• Pediatrics: [U.S. Boxed Warning]: Ketorolac is not indicated for use in children.

Pregnancy Implications Adverse events were observed in some animal reproduction studies. Ketorolac crosses the placenta (Walker, 1988). NSAID exposure during the first trimester is not strongly associated with congenital malformations; however, cardiovascular anomalies and cleft palate have been observed following NSAID exposure in some studies (Ericson, 2001). The use of an NSAID close to conception may be associated with an increased risk of miscarriage (Li, 2003; Nielsen, 2001). Nonteratogenic effects have been observed following NSAID administration during the third trimester, including myocardial degenerative changes, prenatal constriction of the ductus arteriosus, fetal tricuspid regurgitation, failure of the ductus arteriosus to close postnatally; renal dysfunction or failure, oligohydramnios; gastrointestinal bleeding or perforation, increased risk of necrotizing enterocolitis; intracranial bleeding (including intraventricular hemorrhage), platelet dysfunction with resultant bleeding; pulmonary hypertension (Van den Veyver, 1993). Because they may cause premature closure of the ductus arteriosus, use of NSAIDs late in pregnancy should be avoided (use after 31 or 32 weeks gestation is not recommended by some clinicians) (Moise, 1993). [U.S. Boxed Warning]: Ketorolac is contraindicated during labor and delivery (may inhibit uterine contractions and adversely affect fetal circulation). The chronic use of NSAIDs in women of reproductive age may be associated with infertility that is reversible upon discontinuation of the medication.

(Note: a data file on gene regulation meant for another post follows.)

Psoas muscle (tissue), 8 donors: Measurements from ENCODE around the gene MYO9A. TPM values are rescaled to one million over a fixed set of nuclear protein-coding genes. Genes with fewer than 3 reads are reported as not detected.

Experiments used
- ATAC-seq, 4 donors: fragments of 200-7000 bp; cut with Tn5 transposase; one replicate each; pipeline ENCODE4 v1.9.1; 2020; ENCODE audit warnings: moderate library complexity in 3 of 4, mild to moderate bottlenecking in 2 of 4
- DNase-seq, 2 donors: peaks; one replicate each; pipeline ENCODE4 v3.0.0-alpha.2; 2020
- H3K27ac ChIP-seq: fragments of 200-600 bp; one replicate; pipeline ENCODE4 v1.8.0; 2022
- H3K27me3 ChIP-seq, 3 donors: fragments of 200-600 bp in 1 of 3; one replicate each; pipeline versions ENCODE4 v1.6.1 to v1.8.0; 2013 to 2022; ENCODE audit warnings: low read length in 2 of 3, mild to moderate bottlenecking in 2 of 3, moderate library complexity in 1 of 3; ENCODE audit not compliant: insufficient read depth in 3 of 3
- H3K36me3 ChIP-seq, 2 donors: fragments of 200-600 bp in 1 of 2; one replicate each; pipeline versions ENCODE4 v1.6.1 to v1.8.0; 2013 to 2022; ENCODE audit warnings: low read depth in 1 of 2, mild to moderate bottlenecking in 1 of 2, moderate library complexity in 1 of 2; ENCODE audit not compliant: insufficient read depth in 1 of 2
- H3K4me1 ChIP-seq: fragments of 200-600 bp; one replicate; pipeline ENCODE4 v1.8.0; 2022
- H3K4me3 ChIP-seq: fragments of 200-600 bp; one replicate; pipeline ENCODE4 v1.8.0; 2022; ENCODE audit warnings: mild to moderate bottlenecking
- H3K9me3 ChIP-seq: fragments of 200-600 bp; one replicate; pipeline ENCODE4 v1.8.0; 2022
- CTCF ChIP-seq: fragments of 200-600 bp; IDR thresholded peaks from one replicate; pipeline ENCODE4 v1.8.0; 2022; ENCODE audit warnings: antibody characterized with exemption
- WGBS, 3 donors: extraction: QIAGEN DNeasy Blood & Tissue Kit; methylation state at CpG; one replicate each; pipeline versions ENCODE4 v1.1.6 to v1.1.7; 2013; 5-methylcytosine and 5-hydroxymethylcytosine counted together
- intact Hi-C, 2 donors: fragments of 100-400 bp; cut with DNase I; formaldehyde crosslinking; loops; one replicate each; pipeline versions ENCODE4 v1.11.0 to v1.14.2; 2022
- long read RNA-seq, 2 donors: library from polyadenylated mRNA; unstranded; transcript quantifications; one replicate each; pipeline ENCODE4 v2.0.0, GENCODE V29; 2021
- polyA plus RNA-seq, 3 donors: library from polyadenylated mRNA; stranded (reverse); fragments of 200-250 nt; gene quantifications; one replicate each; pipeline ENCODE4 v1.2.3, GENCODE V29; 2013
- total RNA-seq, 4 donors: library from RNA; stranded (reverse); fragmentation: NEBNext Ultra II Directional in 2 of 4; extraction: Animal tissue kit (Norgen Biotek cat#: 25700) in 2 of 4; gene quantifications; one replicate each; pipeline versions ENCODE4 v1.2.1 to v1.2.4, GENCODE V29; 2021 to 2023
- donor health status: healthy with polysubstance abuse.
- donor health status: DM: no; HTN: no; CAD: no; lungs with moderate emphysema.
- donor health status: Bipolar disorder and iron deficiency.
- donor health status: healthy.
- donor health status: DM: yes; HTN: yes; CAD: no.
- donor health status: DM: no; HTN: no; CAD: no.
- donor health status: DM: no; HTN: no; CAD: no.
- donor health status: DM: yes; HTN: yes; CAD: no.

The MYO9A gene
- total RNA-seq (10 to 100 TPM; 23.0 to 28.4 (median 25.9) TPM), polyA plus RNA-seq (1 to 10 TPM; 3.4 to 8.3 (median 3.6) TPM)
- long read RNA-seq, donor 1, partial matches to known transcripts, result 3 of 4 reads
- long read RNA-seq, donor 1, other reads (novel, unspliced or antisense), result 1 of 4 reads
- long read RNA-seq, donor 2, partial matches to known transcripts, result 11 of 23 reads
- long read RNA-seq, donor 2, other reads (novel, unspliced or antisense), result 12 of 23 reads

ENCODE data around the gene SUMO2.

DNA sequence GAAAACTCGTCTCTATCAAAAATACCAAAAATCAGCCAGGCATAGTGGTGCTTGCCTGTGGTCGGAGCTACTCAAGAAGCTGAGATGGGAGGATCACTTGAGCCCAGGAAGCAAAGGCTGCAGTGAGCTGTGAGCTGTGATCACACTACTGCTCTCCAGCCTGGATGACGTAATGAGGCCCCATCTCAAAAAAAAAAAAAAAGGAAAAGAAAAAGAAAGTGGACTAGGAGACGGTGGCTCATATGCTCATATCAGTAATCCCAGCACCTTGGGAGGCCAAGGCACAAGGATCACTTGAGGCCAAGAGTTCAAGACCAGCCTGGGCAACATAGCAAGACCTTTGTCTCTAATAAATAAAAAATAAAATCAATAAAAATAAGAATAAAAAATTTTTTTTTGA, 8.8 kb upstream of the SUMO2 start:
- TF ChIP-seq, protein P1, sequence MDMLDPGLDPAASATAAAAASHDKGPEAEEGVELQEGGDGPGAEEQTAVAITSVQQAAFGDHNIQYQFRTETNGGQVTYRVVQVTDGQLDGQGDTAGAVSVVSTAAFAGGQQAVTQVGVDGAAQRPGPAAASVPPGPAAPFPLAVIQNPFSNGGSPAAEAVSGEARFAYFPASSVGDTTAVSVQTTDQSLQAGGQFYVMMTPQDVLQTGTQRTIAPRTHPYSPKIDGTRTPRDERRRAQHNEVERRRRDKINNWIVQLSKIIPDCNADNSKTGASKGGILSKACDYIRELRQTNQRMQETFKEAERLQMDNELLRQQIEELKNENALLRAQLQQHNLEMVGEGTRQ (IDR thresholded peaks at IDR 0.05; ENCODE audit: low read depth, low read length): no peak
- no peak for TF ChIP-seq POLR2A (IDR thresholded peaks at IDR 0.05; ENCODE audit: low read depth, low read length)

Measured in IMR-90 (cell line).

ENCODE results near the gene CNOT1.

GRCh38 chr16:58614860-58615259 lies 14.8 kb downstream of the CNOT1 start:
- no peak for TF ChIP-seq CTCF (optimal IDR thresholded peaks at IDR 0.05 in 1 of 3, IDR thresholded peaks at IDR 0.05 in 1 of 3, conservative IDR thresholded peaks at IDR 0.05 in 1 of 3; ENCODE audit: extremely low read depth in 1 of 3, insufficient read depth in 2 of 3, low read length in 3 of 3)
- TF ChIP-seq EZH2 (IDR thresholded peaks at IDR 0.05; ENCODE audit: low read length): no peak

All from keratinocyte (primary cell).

Pricing: U.S.
Solution (Ketorolac Tromethamine Injection)
15 mg/mL (1 mL): $0.92
30 mg/mL (1 mL): $1.00
60 mg/2 mL (2 mL): $1.50
300 mg/10 mL (10 mL): $10.14
Solution (Ketorolac Tromethamine Intramuscular)
30 mg/mL (1 mL): $2.52
60 mg/2 mL (2 mL): $1.04
Tablets (Ketorolac Tromethamine Oral)
10 mg (100): $113.53


Pharmacodynamics/Kinetics
Onset of action: Analgesic: I.M., I.V.: ~30 minutes
Peak effect: Analgesic: ≤2-3 hours
Duration: Analgesic: 4-6 hours
Absorption: Oral: Well absorbed (100%)
Distribution: ~13 L; poor penetration into CSF
Protein binding: 99%
Metabolism: Hepatic
Half-life elimination: 2-6 hours; prolonged 30% to 50% in elderly; up to 19 hours in renal impairment
Time to peak, serum: I.M.: 30-60 minutes
Excretion: Urine (92%, ~60% as unchanged drug); feces ~6%